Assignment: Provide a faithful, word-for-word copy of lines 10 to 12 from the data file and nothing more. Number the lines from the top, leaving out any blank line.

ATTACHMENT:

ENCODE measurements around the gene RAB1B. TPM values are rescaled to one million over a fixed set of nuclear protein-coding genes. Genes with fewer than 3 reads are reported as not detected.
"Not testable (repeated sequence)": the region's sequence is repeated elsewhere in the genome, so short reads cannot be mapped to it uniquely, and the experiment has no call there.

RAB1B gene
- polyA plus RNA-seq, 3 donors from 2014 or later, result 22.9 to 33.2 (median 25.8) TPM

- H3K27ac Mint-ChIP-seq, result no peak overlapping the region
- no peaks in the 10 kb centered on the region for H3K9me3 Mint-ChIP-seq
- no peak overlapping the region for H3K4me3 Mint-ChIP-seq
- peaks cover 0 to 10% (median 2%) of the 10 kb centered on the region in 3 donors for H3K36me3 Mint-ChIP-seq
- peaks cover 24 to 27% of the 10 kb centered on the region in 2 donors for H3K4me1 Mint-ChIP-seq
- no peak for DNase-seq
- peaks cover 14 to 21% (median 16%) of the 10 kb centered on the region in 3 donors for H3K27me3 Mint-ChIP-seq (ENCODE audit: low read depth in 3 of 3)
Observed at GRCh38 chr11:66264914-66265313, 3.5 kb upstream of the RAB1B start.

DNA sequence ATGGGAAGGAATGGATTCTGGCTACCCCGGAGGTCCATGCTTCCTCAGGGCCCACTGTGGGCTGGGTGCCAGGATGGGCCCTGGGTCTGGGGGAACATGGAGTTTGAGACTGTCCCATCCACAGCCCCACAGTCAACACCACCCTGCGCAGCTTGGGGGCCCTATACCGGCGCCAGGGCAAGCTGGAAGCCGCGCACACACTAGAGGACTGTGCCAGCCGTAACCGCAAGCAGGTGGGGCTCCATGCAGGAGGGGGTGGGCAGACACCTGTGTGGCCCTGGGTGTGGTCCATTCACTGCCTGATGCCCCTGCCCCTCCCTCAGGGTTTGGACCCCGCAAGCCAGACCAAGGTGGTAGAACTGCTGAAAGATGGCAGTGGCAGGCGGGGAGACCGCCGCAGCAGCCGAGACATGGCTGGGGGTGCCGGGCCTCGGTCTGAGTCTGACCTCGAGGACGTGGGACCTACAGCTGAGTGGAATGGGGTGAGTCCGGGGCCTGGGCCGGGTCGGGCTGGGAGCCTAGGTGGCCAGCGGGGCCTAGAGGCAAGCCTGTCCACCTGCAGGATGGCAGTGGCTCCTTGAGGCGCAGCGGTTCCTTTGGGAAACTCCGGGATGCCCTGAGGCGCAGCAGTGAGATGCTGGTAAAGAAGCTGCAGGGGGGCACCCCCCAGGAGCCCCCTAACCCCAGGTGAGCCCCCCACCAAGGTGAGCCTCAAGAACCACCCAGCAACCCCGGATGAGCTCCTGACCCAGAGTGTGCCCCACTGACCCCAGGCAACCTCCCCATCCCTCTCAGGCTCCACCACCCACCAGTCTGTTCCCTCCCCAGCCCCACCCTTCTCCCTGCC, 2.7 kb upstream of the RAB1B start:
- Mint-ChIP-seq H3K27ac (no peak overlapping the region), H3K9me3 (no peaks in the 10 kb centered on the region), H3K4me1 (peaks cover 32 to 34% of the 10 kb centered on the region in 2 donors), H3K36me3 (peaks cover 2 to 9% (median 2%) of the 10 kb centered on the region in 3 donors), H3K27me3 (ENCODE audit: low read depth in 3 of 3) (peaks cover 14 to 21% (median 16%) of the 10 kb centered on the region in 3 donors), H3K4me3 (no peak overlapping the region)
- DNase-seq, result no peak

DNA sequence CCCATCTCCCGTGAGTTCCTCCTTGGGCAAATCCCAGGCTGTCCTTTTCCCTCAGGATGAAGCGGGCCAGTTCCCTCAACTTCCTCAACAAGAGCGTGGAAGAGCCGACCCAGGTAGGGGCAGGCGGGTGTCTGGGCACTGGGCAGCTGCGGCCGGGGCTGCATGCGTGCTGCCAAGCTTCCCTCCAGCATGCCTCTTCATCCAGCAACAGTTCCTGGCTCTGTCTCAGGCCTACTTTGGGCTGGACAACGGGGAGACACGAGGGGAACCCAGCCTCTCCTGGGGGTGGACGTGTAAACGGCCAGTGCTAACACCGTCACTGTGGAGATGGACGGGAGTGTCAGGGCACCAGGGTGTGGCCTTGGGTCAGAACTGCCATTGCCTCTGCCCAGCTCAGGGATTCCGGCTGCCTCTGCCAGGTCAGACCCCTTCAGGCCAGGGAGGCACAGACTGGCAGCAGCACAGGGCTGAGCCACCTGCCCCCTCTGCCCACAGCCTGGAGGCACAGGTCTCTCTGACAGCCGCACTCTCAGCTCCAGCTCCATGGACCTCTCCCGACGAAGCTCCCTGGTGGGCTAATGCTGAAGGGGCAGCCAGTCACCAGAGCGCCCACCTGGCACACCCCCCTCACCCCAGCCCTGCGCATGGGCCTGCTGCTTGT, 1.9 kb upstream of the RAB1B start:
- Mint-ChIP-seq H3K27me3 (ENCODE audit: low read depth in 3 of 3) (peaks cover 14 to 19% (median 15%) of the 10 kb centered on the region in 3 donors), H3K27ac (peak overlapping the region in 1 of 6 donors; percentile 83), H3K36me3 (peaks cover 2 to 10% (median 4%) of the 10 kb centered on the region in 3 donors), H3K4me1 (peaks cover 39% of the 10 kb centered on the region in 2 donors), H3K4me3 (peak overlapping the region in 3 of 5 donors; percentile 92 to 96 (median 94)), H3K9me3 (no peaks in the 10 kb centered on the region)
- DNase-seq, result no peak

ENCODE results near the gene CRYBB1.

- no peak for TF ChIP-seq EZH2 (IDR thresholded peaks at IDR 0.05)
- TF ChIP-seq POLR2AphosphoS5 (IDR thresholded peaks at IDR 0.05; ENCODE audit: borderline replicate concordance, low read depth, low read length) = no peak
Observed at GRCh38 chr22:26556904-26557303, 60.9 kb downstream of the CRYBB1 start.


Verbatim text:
- no peak for DNase-seq
- peaks cover 14 to 21% (median 16%) of the 10 kb centered on the region in 3 donors for H3K27me3 Mint-ChIP-seq (ENCODE audit: low read depth in 3 of 3)
Observed at GRCh38 chr11:66264914-66265313, 3.5 kb upstream of the RAB1B start.